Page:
There is another segment though who all but lost it when word broke that Tebow, now 33, had recently worked out for Jacksonville. The Jags, led now by Tebow’s old college coach Urban Meyer, are considering offering him a one-year deal (which is really nothing more than a camp invite) even though he hasn’t appeared in a game since 2013 and hasn’t been in camp since 2015.
Why did this anger so many people? We can only theorize, and will later. But first: Should it have?
No. It’s not like Meyer gave him $150 million and said he was the Week 1 starter at quarterback. We’re talking about one of the 90 camp invites for a 1-15 team led by a rookie head coach. The Jags' tight ends combined to catch two touchdown passes last year. How many of the angry masses can name one of them, let alone the position depth chart?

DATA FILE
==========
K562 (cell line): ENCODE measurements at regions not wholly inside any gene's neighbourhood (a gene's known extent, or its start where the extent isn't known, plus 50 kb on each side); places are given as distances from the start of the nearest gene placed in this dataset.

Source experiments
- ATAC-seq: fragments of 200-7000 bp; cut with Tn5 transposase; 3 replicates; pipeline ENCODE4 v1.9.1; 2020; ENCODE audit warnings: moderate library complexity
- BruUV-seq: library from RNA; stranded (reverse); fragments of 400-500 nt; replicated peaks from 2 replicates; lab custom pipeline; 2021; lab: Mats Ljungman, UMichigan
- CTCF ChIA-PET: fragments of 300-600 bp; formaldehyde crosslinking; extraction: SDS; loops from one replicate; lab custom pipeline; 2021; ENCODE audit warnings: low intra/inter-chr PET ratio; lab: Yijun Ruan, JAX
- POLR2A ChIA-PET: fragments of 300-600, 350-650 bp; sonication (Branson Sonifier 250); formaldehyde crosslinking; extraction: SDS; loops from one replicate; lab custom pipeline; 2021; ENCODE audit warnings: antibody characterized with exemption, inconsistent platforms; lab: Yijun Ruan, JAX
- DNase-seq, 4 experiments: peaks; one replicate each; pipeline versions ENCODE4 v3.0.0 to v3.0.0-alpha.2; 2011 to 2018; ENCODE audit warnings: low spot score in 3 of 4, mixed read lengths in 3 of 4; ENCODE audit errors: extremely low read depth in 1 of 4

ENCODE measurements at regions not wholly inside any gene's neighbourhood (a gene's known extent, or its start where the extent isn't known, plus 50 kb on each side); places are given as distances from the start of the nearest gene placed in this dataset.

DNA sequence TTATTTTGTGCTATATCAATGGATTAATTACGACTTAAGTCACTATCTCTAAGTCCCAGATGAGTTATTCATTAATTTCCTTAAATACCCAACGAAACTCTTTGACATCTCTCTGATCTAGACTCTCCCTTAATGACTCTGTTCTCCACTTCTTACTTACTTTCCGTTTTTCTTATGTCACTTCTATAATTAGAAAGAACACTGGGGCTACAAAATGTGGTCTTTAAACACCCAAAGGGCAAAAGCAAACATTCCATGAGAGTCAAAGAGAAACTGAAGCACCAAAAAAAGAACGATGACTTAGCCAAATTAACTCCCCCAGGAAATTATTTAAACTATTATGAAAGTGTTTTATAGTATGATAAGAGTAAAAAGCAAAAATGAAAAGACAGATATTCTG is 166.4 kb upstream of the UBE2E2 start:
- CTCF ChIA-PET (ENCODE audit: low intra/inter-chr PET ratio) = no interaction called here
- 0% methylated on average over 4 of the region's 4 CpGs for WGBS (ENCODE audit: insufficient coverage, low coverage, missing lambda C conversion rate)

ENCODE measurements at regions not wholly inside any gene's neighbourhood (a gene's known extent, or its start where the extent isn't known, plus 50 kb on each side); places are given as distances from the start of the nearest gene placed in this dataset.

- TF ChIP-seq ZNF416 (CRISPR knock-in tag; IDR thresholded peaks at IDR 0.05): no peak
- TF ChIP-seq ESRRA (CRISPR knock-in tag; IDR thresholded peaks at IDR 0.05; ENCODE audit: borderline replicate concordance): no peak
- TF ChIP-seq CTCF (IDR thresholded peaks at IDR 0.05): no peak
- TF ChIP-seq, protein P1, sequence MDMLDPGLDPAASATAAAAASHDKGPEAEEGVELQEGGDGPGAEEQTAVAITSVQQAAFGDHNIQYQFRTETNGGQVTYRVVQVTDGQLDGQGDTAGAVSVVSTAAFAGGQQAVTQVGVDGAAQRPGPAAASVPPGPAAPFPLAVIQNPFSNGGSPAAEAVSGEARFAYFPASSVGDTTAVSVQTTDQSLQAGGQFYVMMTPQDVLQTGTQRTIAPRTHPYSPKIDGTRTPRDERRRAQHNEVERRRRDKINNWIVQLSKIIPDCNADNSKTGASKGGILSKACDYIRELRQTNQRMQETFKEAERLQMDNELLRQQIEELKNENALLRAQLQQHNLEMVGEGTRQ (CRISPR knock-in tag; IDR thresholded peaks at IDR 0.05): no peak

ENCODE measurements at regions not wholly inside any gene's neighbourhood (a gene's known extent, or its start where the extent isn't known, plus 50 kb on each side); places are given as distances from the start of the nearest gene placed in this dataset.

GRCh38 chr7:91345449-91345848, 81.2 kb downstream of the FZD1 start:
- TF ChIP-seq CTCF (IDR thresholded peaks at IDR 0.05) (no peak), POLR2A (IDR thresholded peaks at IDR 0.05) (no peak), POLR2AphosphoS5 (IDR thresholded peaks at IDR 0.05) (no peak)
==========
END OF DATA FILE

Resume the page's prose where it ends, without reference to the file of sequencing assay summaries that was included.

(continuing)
This is a low-risk gamble.
Besides, it’s not unusual for coaches to bring along veterans they are comfortable with — and Meyer certainly is with Tebow. It’s not unusual for veterans to get signed for their leadership or attitude — 38-year-old running back Frank Gore was with the New York Jets, after all, last season.
The NBA is a different sport, but the Miami Heat have kept veteran good guy Udonis Haslem around the last few years because of what he means in a locker room. The 40-year-old isn’t really a player anymore — he appeared in one game, the regular-season finale, this year. So what? Miami thinks he’s worth it.
Besides, wilder stuff has happened in the NFL.